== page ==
"Today is a good day for Pakistan and India."
After a birthday wish phone call to Prime Minister Nawaz Sharif of Pakistan from India’s Prime Minister Narendra Modi, Mr Modi landed in Lahore, Pakistan, on a surprise visit a few hours later.
The unannounced visit by Mr Modi added him as a VIP guest to Mr Sharif’s celebrations of his birthday and the wedding of his granddaughter in Lahore.
The visit did not even give Mr. Sharif’s national security adviser enough time to come from Islamabad.
Mr Modi announced the visit on Twitter giving it the spontaneous spin, when he tweeted:
“Looking forward to meeting PM Nawaz Sharif in Lahore today afternoon, where I will drop by on my way back to Delhi.”
The tweet was the first time outsiders heard of Mr Modi’s plans to visit Mr. Sharif. This included his own Indian constituency.
This was en-route from Russia and was after starting the day in Afghanistan. Where Mr Modi made an appearance to open the new Afghan Parliament building which was made with about $90 million support from India.
Three Mi-25 attack helicopters and 500 new scholarships for the ‘children of the martyrs of Afghan security forces’ were also furnished by Mr Modi. In his speech he said:
“You know that India is here to contribute, not to compete; to lay the foundations of future, not light the flame of conflict; to rebuild lives, not destroy a nation.”
So, after Afghanistan, next stop for Mr Modi was to make his surprise trip to see Mr Sharif.
However, a senior Pakistani official told AFP that security had been planned some days in advance for the visit of Mr Modi.
Mr Modi met Mr Sharif at his private residence just outside Lahore, where the house was decorated with wedding decor for Mr Sharif’s granddaughter.
This was the first visit by an Indian PM to Pakistan for nearly 12 years. The last visit was in 2004 by the PM at the time, Atal Bihari Vajpayee.
Relations between India and Pakistan are viewed as tense by many analysts and have worried policy makers in the US, who fear the lack of dialogue between both countries turning into war.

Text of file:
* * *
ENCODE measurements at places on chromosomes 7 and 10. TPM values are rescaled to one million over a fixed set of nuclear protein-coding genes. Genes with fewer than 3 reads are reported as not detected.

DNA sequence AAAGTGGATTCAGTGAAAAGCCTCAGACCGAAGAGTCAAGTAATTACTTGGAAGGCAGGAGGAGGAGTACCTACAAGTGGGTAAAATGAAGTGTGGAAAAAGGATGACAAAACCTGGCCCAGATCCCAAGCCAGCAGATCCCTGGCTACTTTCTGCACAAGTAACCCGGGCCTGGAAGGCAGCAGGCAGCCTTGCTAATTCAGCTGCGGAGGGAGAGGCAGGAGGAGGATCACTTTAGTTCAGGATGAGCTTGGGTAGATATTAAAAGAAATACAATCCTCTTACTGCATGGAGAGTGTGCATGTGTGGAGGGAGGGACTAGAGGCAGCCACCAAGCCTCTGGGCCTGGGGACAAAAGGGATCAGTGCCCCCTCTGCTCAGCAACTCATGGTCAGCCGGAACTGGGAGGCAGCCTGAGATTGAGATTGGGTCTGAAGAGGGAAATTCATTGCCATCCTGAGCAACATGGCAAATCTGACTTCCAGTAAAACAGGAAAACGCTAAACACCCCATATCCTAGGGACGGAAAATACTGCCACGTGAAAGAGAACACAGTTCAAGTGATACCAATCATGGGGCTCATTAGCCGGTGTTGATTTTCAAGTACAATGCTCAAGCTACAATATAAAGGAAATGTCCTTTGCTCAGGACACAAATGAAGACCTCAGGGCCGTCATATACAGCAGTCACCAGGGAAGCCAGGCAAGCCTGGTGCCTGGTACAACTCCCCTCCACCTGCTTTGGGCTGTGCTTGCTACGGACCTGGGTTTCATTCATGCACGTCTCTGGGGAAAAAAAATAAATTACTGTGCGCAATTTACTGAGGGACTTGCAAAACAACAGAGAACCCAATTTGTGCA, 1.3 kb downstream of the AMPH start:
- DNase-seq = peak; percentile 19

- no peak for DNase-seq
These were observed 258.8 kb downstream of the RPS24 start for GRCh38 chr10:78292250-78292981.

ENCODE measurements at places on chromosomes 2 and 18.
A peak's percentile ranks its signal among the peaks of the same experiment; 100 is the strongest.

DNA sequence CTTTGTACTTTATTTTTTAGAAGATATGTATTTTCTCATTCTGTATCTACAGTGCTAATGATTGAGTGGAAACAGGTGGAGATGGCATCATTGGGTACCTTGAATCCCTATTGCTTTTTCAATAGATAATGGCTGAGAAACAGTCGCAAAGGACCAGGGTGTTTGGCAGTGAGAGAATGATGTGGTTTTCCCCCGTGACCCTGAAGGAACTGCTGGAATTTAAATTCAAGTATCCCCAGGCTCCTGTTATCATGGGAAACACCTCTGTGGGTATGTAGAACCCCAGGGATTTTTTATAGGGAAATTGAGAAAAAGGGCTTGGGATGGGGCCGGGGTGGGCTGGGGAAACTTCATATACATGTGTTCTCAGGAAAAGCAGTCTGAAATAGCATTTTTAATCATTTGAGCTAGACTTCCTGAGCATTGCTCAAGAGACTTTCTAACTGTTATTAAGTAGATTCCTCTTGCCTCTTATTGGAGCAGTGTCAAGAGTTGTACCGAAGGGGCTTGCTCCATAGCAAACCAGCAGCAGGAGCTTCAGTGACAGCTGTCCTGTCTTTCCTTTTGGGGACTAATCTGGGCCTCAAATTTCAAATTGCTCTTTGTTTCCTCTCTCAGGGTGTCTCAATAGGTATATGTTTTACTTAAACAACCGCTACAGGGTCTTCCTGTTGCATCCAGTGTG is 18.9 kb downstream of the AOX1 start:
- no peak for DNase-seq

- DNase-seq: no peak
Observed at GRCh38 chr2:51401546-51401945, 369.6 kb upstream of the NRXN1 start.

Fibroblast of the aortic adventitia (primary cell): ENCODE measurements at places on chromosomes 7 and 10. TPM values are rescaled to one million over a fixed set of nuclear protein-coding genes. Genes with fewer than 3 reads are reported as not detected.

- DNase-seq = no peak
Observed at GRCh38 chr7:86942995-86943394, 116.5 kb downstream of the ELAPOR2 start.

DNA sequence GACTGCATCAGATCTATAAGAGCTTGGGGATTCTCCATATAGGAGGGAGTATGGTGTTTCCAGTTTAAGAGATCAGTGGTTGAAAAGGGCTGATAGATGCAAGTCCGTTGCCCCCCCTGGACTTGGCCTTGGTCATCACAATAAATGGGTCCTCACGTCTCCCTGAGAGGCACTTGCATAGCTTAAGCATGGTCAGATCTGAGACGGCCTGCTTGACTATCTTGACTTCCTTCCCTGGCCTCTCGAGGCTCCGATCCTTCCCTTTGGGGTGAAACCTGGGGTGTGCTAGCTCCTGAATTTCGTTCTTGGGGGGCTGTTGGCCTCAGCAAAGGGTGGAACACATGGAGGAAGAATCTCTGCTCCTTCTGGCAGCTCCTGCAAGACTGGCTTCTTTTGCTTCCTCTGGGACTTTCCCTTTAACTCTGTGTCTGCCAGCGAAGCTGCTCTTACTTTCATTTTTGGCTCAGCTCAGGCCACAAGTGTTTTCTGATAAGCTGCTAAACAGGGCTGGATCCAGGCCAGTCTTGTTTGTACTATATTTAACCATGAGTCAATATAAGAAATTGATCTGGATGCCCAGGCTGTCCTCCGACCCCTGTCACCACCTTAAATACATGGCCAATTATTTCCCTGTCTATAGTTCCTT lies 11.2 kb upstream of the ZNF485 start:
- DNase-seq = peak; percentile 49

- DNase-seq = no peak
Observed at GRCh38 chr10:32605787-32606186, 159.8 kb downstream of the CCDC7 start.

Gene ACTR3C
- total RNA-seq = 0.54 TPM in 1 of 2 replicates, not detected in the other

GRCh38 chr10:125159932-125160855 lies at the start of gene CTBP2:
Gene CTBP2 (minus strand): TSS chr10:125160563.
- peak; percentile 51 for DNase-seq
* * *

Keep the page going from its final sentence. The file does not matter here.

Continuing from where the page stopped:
Both countries are nuclear-armed nations and both countries have had a stop-start diplomatic relationship since Mr Sharif’s surprise invitation to to Mr Modi’s inauguration in May 2014.
The departing Indian high commissioner in Islamabad, Mr T.C.A. Raghavan, said that relations between the two countries were at ‘a tipping point.’
One area of concern which has always been is Kashmir. High-level talks regarding hot-spot have been cancelled by India due to Pakistani diplomats meeting with separatist leaders from Kashmir.
A representative at the meeting said that the two leaders ‘chatted like old friends’ as they enjoyed vegetarian cuisine. Mr Modi told Mr Sharif, “Your sincerity is beyond doubt”.
Mr Modi is keen for talks between the countries to re-engage and this trip was an instigator. Some say this also could be due to the pressure he is under from the West to engage with Pakistan.
This move by Modi was generally welcomed in India albeit a personal gamble, as it is something Manmohan Singh, the ex-premier did not achieve whilst his position of ten years.
At the same time, Mr Sharif too is keen to improve the frothy relationship with India and definitely enhance trade ties.
Mr. Modi’s visit was welcomed by most of the Pakistani political opposition. Aitzaz Ahsan, a leader of the opposition Pakistan People’s Party, said in an interview: “Today is a good day for Pakistan and India.”
Media in India has widely reported that the visit was Modi’s brainchild. However, a Pakistani official told AFP it was Islamabad’s idea to organise a meeting with Mr Modi prior to formal diplomatic talks to be held in 2016. He said:
“The goal behind this meeting was to humanise the other side by arranging a visit involving close family members.”
One speculation, is that steel tycoon Sajjan Jindal arranged the meeting as he was in Lahore too for the wedding. Because previously he acted as the middleman to facilitate a meeting between Modi and Sharif on the sidelines of the Saarc summit last year in Kathmandu.
Although there appeared to be widespread support and enthusiasm for the visit, scepticism was not thwarted by some in both nations.
There were activists from the Indian Youth Congress in New Delhi who burnt Modi posters in protest of the visit.
Some of Sharif’s cabinet members had opposed the visit.
The Pakistani military establishment do not approve of Mr Sharif’s aspirations for better ties with India and are suspicious. Their focus is on Kashmir and accuse India of supporting separatists in Pakistan’s Baluchistan Province.
Similarly, India has also repeatedly accused Pakistan of being behind terrorist attacks in India.
Anand Sharma, a senior Congress leader in India said:
“In the last 67-odd years, no prime minister has landed in another country in this manner.”
But questioned his trip and added: “What are the assurances the prime minister is bringing back?”
Since independence from the British in 1947 both countries have had differences. Resulting in three wars between India and Pakistan with sparks for a fourth over the province of Kashmir.
Therefore, for the neutrals, meetings of this kind be they a surprise or organised, are highly welcomed and encouraged. Giving opportunity for both leaders to improve the relationship between the two nations, which were actually one, prior to independence.